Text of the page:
Should attorneys’ ethical obligations bar them from bringing whistleblower claims?

September 16th, 2009  |  Cynthia L. Hackerott

>Should attorneys’ ethical obligations to their clients bar in-house counsel from bringing whistleblower claims against their employers? In Van Asdale v International Game Tech (2009 U.S. App. LEXIS 18037, August 13, 2009), the Ninth Circuit Court of Appeals found that the ethical obligations of two Illinois-licensed attorneys, who claimed that a gaming machine company fired them in retaliation for raising fraud claims related to a merger, did not prohibit them from bringing federal SOX whistleblower claims. The federal appellate court ruled that the Van Asdales, a husband and wife who both worked for the company, could bring their SOX claims – even though the Illinois Supreme Court, in Balla v Gambro, Inc (145 Ill. 2d 492, December 19, 1991), has held that in-house counsel cannot bring a state law retaliatory discharge tort claim.  

In Balla, the Illinois Supreme Court held that a corporation’s general counsel, who was terminated as a result of his efforts to prevent a shipment of misbranded and/or adulterated medical devices, could not bring a retaliatory discharge claim even though his discharge was in contravention of a clearly mandated public policy. The state supreme court reasoned that extending the tort of retaliatory discharge to in-house counsel would compromise the attorney-client relationship because employers might be less willing to be forthright and candid with their in-house counsel. Moreover, allowing the claim would not promote disclosure of the misconduct because the attorney was required under the state’s rules of professional conduct to report the employer’s intention to sell the misbranded and/or adulterated medical devices; thus, the public policy of protecting the lives and property of citizens was adequately safeguarded. Finally, the court reasoned that if the tort were extended to in-house counsel, “the employer/client would be forced to pay damages to its former in-house counsel to essentially mitigate the financial harm the attorney suffered for having to abide by [the Illinois] Rules of Professional Conduct,” which was “impermissible” because attorneys may “have to forego economic gains in order to protect the integrity of the legal profession.”

Citing Balla, the company that employed the Van Asdales asserted that allowing them to maintain their SOX claim would violate the attorneys’ obligations under the Illinois Rules of Professional Conduct. Rejecting this argument, the Ninth Circuit distinguished Balla, noting that the Illinois Supreme Court explained that it “base[d its] decision as much on the nature and purpose of the tort of retaliatory discharge, as on the effect on the attorney-client relationship that extending the tort would have.” Furthermore, the Ninth Circuit concluded that “federal courts in Illinois have uniformly declined to apply Balla to claims based on federal law.”  

The company then argued that, irrespective of the specific rules applicable to Illinois-licensed attorneys, the Van Asdales should not be permitted to maintain their SOX claim because doing so would require use of attorney-client privileged information. However, the Ninth Circuit determined that such concerns did not justify barring the Van Asdales’ SOX claims because nothing in statute indicates that in-house attorneys are not protected from retaliation “even though Congress plainly considered the role attorneys might play in reporting possible securities fraud.” In addition, it was unclear to what extent their suit required disclosure of confidential information and the trial court could use equitable measures to minimize the possibility of harmful disclosures, the federal appellate court observed.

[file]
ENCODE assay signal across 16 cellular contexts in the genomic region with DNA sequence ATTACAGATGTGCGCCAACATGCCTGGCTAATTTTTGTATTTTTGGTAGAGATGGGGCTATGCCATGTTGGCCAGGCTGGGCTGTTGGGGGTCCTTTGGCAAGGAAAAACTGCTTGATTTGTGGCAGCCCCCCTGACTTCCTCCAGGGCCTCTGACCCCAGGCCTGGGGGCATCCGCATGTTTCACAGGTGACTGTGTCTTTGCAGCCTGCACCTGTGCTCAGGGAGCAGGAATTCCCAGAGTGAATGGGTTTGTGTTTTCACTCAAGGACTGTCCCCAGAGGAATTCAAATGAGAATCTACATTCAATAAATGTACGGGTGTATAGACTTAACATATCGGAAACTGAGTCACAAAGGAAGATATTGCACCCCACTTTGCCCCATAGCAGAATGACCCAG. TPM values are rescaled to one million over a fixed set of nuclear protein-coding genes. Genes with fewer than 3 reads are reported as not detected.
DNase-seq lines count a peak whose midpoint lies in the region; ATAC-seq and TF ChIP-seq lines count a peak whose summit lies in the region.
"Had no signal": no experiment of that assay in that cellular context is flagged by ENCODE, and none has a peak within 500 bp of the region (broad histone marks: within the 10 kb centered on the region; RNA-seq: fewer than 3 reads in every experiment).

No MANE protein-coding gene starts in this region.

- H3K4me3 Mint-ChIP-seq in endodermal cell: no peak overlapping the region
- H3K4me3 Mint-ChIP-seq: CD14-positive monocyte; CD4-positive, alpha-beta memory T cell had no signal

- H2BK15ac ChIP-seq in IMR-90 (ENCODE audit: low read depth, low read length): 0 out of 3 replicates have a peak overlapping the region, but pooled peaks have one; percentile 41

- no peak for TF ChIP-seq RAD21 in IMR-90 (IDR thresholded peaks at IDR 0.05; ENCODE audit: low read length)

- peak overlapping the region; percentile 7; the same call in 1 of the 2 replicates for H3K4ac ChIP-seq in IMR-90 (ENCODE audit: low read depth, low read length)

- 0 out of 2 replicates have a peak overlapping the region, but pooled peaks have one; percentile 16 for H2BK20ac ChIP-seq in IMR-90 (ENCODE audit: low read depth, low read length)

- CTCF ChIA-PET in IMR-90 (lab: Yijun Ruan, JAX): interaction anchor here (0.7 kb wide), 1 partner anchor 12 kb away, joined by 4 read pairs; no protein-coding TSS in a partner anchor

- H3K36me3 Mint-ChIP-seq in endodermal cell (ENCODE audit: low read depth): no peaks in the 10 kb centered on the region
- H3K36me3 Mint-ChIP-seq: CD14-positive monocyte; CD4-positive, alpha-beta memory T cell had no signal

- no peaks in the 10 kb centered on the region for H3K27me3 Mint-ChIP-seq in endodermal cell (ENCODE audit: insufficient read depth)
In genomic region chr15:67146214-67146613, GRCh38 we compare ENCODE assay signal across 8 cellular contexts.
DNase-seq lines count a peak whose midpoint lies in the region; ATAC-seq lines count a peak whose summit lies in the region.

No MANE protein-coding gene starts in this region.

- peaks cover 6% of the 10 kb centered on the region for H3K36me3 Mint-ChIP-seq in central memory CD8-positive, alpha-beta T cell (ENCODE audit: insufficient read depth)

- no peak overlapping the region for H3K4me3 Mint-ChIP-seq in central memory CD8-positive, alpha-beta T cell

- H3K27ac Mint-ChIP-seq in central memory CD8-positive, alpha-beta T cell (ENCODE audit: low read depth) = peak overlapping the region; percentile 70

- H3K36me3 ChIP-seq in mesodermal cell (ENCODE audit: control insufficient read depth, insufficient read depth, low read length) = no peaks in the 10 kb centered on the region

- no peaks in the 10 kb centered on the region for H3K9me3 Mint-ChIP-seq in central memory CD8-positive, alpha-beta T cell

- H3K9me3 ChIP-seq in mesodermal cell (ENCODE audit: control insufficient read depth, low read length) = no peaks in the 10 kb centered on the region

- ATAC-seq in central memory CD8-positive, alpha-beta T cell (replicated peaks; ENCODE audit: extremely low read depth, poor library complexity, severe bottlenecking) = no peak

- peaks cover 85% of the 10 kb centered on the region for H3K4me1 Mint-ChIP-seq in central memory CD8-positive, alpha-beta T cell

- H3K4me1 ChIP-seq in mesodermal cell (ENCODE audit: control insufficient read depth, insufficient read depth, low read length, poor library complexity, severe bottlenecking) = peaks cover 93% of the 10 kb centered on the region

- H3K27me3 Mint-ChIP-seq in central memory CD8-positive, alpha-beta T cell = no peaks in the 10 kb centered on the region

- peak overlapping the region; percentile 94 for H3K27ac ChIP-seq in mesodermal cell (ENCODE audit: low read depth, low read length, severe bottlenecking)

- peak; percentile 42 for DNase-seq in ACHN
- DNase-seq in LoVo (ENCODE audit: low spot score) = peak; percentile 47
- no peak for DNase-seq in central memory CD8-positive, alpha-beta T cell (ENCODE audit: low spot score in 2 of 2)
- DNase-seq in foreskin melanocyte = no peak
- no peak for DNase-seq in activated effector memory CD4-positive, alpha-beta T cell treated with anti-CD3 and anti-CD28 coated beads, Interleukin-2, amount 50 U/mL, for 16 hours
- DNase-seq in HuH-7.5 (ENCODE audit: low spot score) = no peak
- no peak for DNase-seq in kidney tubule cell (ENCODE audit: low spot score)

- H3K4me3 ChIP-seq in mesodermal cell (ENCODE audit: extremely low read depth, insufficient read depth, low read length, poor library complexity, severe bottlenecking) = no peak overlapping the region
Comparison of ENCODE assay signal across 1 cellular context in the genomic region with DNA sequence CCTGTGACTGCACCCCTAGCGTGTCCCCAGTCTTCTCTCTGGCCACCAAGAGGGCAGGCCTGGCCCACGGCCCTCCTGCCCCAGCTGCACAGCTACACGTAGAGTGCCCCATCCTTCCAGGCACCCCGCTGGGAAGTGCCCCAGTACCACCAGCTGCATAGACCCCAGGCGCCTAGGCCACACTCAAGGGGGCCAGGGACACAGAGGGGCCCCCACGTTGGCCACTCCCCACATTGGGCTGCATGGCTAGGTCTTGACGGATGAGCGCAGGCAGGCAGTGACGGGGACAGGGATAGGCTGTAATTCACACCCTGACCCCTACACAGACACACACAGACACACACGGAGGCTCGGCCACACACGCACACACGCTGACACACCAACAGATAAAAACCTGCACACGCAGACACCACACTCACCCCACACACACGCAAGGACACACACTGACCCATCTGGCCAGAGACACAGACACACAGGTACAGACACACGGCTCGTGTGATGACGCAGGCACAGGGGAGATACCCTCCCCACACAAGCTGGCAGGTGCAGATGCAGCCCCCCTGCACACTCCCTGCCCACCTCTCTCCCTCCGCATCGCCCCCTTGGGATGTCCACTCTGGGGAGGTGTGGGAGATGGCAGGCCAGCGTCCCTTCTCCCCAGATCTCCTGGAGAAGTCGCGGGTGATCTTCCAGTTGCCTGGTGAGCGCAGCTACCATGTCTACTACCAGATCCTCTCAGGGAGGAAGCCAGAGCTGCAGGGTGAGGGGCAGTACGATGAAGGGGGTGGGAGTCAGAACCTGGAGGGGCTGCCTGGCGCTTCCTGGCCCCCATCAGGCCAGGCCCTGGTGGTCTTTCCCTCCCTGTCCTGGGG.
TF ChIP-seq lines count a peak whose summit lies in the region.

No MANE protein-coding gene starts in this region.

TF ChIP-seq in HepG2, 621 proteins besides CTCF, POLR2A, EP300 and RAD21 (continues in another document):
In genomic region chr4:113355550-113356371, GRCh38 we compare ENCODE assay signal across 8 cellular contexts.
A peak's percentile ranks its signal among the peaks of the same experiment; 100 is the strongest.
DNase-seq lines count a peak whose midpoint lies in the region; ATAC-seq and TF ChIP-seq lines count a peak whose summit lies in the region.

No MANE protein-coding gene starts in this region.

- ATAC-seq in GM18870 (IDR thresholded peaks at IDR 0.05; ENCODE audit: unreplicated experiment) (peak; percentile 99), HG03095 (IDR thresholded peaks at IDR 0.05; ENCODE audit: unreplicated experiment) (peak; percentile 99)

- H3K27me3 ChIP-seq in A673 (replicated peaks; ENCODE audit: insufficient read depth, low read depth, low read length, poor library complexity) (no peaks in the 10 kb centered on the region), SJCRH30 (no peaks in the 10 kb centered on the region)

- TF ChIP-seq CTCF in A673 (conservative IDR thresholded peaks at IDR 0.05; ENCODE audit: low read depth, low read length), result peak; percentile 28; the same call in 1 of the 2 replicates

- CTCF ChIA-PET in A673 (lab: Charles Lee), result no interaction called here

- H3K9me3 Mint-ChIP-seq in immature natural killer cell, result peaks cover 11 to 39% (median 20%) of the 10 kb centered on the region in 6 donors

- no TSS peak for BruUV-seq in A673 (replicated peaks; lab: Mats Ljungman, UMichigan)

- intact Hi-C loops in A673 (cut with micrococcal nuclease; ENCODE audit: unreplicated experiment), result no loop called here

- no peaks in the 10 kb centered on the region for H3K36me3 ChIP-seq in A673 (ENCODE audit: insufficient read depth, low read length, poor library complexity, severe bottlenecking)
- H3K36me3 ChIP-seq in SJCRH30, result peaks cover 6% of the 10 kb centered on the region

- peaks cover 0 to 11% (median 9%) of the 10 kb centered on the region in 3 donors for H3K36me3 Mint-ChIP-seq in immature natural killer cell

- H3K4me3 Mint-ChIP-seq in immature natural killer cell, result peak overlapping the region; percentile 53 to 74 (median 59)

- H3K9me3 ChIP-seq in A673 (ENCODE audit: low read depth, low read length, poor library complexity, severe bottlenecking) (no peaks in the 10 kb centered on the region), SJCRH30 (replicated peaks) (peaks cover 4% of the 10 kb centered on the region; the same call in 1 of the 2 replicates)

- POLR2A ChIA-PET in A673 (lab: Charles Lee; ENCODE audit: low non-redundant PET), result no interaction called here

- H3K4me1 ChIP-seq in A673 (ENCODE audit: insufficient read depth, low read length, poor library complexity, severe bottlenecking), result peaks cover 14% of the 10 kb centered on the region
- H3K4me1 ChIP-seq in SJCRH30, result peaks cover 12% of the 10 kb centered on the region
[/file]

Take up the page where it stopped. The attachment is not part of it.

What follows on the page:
It seems that the federal nature of the SOX claim was a key distinction here. Securities laws are exclusively under the jurisdiction of the federal government, and, as the Ninth Circuit indicated, Congress “plainly considered” when enacting SOX that attorneys would be privy to information regarding possible securities fraud. That being the case, it appears Congress determined that any adverse impact on attorney-client communications did not outweigh its goal of encouraging disclosures related to securities fraud.

Less than half of Americans now approve of labor unions

September 14th, 2009  |  David Stephanides

>The results of Gallup’s annual Work and Education survey find organized labor taking a significant image hit over the past year. While 66% of Americans continue to believe unions are beneficial to their own members, a slight majority now say unions hurt the nation’s economy.

More broadly, fewer than half of Americans – 48%, an all-time low – approve of labor unions, down from 59% a year ago. The 48% of Americans now approving of unions represent the first sub-50% approval since Gallup first asked the question in 1936. The previous low was 55%, found in both 1979 and 1981. That first poll found 72% of Americans approving of unions and only 20% disapproving.

Gallup attributes the downslide to the economic recession, and the aftermath of major economic interventions by the government on behalf of two of the Big Three domestic auto companies. Results were based on telephone interviews with 1,010 national adults, aged 18 and older, conducted Aug. 6-9, 2009. Gallup released its poll on September 3.